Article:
Nevertheless, the world is undergoing a time of historic transformation, and Asia is at the epicenter of that change. The 21st century will be defined by the rise of new powers; the rapid spread of information, goods, and technologies; innovation and economic integration; new security coalitions that take on shared challenges; issues of trade, energy and the environment; and greater opportunities for people of all nations to have a voice in shaping their future.
With this incredible promise come complications and challenges. In Asia, we see a range of persistent and emerging threats, including:
- North Korea’s nuclear weapons and missile programs, and its continued provocations;
- Ongoing land and maritime disputes and conflicts over natural resources;
- The continued threat of natural disaster, the curse of poverty and the threat of pandemic disease;
- Environmental degradation;
- Illicit trafficking in people, weapons, drugs, and other dangerous materials – including the proliferation of weapons of mass destruction;
- And the growing threat of disruptive activities in space and cyberspace.
These are the challenges of the 21st century. This morning I want to describe, from my perspective as the Secretary of Defense of the United States, what we can do together to meet these critical challenges. In particular, America and other nations of the Asia-Pacific must continue to strengthen existing alliances, forge new partnerships, and build coalitions based on common interests to ensure this region’s future is peaceful and prosperous.
1. U.S. Investments in Asia-Pacific
In support of this goal, America is implementing a rebalance – which is primarily a diplomatic, economic and cultural strategy. President Obama is increasing funding for diplomacy and development in Asia, including a seven percent increase in foreign assistance in the Asia-Pacific region. The United States is providing new resources for regional efforts such as the Lower Mekong Initiative, which helps improve water management, disaster resilience, and public health. We have built strong momentum toward implementing a next-generation trade and investment agreement through the Trans-Pacific Partnership negotiations. We are fostering regional trade and investment through our work in APEC and our support to ASEAN.
The Department of Defense plays an important role in securing the President’s vision of rebalance. Our approach was outlined in the President’s 2012 Defense Strategic Guidance, which is still guiding the U.S. military as we reorient its capabilities and capacities to better prepare for future global security challenges.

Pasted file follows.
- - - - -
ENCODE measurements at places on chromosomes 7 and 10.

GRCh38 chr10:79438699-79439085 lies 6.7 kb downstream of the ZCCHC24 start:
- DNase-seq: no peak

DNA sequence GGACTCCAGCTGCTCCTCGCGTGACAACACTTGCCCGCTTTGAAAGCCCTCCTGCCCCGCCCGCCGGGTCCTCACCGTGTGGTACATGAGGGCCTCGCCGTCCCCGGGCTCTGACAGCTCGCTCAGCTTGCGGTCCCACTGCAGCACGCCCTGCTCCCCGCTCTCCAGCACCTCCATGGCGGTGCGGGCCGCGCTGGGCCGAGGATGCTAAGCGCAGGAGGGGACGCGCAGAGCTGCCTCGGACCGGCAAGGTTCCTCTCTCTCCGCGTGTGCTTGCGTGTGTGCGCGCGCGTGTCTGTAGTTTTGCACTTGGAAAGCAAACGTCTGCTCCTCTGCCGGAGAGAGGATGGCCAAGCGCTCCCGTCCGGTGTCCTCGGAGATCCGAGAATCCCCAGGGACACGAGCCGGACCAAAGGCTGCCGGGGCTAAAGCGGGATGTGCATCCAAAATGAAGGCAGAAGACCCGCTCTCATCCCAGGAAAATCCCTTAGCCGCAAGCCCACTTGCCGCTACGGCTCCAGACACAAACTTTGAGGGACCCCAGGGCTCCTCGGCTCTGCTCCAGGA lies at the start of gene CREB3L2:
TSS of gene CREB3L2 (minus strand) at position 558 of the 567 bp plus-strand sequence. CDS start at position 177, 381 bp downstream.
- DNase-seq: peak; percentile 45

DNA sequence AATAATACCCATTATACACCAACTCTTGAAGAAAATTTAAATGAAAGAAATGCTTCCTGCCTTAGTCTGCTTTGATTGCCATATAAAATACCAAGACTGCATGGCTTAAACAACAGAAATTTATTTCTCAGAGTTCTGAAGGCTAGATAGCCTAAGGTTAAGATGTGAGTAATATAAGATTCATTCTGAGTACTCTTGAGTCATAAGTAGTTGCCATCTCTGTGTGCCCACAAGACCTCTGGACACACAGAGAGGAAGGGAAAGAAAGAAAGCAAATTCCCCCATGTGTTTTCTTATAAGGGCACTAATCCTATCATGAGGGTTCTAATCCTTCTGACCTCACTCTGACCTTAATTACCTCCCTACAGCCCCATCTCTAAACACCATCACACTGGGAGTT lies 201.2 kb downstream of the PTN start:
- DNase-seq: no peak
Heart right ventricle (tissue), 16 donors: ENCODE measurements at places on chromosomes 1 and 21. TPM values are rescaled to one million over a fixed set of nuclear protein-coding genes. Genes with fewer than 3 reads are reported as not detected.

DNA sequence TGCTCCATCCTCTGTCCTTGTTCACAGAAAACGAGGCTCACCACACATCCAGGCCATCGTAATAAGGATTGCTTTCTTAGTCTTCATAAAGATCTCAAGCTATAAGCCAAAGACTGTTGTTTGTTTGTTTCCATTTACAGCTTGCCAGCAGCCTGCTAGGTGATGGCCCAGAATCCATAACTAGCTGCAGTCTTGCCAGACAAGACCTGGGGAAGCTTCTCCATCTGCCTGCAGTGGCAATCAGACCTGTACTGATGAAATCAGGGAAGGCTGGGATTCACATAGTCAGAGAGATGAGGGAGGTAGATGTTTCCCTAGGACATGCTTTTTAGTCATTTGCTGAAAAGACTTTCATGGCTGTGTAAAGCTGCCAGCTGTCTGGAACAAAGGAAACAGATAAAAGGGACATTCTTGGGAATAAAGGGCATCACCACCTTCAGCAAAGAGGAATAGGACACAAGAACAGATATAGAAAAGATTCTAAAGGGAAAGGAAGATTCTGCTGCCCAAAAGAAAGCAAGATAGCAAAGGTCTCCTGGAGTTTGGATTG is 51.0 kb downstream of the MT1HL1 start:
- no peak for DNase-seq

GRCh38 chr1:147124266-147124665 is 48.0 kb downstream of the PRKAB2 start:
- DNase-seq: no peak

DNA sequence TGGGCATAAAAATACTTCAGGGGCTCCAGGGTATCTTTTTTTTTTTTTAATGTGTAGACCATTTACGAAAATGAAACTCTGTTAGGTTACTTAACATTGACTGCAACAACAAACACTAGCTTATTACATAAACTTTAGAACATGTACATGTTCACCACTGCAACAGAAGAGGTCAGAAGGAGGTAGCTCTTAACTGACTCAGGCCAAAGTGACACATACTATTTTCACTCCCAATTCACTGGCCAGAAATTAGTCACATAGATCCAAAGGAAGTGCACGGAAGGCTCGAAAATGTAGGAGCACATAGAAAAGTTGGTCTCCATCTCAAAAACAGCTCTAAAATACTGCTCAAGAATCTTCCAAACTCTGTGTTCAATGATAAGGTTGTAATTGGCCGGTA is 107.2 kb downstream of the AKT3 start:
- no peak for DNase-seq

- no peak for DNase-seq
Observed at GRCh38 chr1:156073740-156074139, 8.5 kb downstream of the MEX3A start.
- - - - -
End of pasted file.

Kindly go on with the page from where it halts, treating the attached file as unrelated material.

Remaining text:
As we carry out this strategy, it is true that the Department of Defense will have fewer resources than in the recent past. It would be unwise and short-sighted to conclude, however, that our commitment to the rebalance cannot be sustained – particularly given the truth that even under the most extreme budget scenarios, the United States military will continue to represent nearly 40 percent of global defense expenditures. Like the employment of all resources, it is always a matter of the wise, judicious and strategic use of those resources that matters the most and has the most lasting impact.
The fact of the matter is that new fiscal realities present an opportunity to conduct a thorough and much-needed review to ensure we are matching resources to the most important priorities. With that goal in mind, I recently directed a Department-wide Strategic Choices and Management Review. Although the review’s outcome is not final, the direction I provided was to follow the President’s defense strategic guidance, to focus new energy and thinking on addressing long-standing challenges, and to make our defense enterprise one that better reflects 21st century security realities – including the rise of Asia.
For the region, this means I can assure you that coming out of this review, the United States will continue to implement the rebalance and prioritize our posture, activities and investments in Asia-Pacific. We are already taking many tangible actions in support of that commitment.